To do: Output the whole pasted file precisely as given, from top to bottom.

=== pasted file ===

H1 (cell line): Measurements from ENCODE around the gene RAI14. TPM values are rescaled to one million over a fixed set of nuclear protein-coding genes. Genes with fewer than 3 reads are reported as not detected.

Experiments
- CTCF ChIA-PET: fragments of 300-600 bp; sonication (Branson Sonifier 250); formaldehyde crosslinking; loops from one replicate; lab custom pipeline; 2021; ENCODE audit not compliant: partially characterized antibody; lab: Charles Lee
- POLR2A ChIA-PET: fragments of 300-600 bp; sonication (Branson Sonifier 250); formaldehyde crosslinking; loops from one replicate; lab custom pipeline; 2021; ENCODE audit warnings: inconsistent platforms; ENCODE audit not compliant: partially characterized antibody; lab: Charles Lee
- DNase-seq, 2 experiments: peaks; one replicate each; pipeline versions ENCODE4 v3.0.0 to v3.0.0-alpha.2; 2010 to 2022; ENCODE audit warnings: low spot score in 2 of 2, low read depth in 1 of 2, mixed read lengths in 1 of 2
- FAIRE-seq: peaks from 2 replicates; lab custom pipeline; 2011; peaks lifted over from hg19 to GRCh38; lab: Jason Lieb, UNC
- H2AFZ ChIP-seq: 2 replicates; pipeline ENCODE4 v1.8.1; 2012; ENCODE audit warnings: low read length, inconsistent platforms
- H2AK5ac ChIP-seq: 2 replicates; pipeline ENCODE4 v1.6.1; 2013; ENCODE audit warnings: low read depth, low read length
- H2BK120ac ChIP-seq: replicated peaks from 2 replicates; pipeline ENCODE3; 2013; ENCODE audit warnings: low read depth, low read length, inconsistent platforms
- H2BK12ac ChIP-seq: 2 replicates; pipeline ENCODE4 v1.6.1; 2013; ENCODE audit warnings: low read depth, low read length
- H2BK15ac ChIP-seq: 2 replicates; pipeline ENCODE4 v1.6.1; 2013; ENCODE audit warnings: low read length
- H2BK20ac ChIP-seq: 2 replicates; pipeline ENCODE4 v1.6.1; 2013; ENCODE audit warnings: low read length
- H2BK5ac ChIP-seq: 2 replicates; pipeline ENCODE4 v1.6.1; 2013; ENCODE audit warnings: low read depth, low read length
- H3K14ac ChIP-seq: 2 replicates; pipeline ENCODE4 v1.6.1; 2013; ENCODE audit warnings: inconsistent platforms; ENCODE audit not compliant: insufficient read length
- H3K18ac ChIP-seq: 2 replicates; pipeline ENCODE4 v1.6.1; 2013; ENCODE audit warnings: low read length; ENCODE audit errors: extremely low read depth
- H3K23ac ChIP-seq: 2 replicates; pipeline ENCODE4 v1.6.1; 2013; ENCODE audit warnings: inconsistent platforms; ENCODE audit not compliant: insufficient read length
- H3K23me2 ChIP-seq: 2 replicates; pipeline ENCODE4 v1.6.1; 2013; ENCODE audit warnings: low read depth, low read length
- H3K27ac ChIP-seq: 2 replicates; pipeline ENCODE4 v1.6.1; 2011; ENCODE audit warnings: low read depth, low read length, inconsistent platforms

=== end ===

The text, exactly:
H1 (cell line): Measurements from ENCODE around the gene RAI14. TPM values are rescaled to one million over a fixed set of nuclear protein-coding genes. Genes with fewer than 3 reads are reported as not detected.

Experiments
- CTCF ChIA-PET: fragments of 300-600 bp; sonication (Branson Sonifier 250); formaldehyde crosslinking; loops from one replicate; lab custom pipeline; 2021; ENCODE audit not compliant: partially characterized antibody; lab: Charles Lee
- POLR2A ChIA-PET: fragments of 300-600 bp; sonication (Branson Sonifier 250); formaldehyde crosslinking; loops from one replicate; lab custom pipeline; 2021; ENCODE audit warnings: inconsistent platforms; ENCODE audit not compliant: partially characterized antibody; lab: Charles Lee
- DNase-seq, 2 experiments: peaks; one replicate each; pipeline versions ENCODE4 v3.0.0 to v3.0.0-alpha.2; 2010 to 2022; ENCODE audit warnings: low spot score in 2 of 2, low read depth in 1 of 2, mixed read lengths in 1 of 2
- FAIRE-seq: peaks from 2 replicates; lab custom pipeline; 2011; peaks lifted over from hg19 to GRCh38; lab: Jason Lieb, UNC
- H2AFZ ChIP-seq: 2 replicates; pipeline ENCODE4 v1.8.1; 2012; ENCODE audit warnings: low read length, inconsistent platforms
- H2AK5ac ChIP-seq: 2 replicates; pipeline ENCODE4 v1.6.1; 2013; ENCODE audit warnings: low read depth, low read length
- H2BK120ac ChIP-seq: replicated peaks from 2 replicates; pipeline ENCODE3; 2013; ENCODE audit warnings: low read depth, low read length, inconsistent platforms
- H2BK12ac ChIP-seq: 2 replicates; pipeline ENCODE4 v1.6.1; 2013; ENCODE audit warnings: low read depth, low read length
- H2BK15ac ChIP-seq: 2 replicates; pipeline ENCODE4 v1.6.1; 2013; ENCODE audit warnings: low read length
- H2BK20ac ChIP-seq: 2 replicates; pipeline ENCODE4 v1.6.1; 2013; ENCODE audit warnings: low read length
- H2BK5ac ChIP-seq: 2 replicates; pipeline ENCODE4 v1.6.1; 2013; ENCODE audit warnings: low read depth, low read length
- H3K14ac ChIP-seq: 2 replicates; pipeline ENCODE4 v1.6.1; 2013; ENCODE audit warnings: inconsistent platforms; ENCODE audit not compliant: insufficient read length
- H3K18ac ChIP-seq: 2 replicates; pipeline ENCODE4 v1.6.1; 2013; ENCODE audit warnings: low read length; ENCODE audit errors: extremely low read depth
- H3K23ac ChIP-seq: 2 replicates; pipeline ENCODE4 v1.6.1; 2013; ENCODE audit warnings: inconsistent platforms; ENCODE audit not compliant: insufficient read length
- H3K23me2 ChIP-seq: 2 replicates; pipeline ENCODE4 v1.6.1; 2013; ENCODE audit warnings: low read depth, low read length
- H3K27ac ChIP-seq: 2 replicates; pipeline ENCODE4 v1.6.1; 2011; ENCODE audit warnings: low read depth, low read length, inconsistent platforms